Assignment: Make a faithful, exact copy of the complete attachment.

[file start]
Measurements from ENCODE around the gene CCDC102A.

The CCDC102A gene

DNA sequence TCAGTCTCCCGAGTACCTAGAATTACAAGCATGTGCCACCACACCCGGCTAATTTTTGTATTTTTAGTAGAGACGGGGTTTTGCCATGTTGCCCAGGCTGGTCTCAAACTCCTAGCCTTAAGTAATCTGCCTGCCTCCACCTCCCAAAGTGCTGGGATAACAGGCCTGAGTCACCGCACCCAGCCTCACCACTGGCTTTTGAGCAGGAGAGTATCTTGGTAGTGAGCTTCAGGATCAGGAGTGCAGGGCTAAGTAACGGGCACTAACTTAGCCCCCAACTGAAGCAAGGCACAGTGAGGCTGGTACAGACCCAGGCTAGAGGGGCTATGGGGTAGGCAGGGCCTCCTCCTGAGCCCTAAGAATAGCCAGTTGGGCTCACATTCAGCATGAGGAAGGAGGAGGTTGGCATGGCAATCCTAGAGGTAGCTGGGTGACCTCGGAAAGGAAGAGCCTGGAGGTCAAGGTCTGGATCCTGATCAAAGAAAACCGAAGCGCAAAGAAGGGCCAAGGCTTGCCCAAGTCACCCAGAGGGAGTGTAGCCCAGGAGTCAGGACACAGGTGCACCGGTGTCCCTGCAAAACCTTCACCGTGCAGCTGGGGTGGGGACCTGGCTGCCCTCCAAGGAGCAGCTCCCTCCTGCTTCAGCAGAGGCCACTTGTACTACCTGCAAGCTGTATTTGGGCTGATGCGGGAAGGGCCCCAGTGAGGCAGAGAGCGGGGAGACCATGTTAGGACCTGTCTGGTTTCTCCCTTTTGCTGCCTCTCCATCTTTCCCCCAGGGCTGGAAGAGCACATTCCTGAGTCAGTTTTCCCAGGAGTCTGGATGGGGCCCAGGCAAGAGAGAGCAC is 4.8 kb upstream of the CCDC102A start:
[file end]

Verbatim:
Measurements from ENCODE around the gene CCDC102A.

The CCDC102A gene

DNA sequence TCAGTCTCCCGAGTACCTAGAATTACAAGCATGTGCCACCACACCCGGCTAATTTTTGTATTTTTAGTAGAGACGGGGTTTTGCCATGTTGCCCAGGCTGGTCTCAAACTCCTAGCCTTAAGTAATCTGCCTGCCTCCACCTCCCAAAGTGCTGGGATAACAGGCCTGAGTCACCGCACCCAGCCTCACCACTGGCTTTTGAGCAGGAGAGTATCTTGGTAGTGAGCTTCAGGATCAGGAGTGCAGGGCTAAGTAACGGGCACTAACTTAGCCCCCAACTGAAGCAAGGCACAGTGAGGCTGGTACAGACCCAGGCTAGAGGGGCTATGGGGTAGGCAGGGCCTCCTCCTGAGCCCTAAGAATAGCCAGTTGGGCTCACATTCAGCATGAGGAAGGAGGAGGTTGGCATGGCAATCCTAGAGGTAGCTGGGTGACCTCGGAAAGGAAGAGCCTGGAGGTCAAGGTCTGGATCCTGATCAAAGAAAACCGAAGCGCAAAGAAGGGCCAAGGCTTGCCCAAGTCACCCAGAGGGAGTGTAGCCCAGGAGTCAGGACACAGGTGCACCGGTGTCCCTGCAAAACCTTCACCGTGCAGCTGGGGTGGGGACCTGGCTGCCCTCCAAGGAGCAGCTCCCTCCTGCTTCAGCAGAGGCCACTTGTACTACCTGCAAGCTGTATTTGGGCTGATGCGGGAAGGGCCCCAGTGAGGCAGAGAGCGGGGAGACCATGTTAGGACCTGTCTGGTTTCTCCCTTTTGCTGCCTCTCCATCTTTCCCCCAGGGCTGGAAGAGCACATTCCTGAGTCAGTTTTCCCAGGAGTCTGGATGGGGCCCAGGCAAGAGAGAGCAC is 4.8 kb upstream of the CCDC102A start: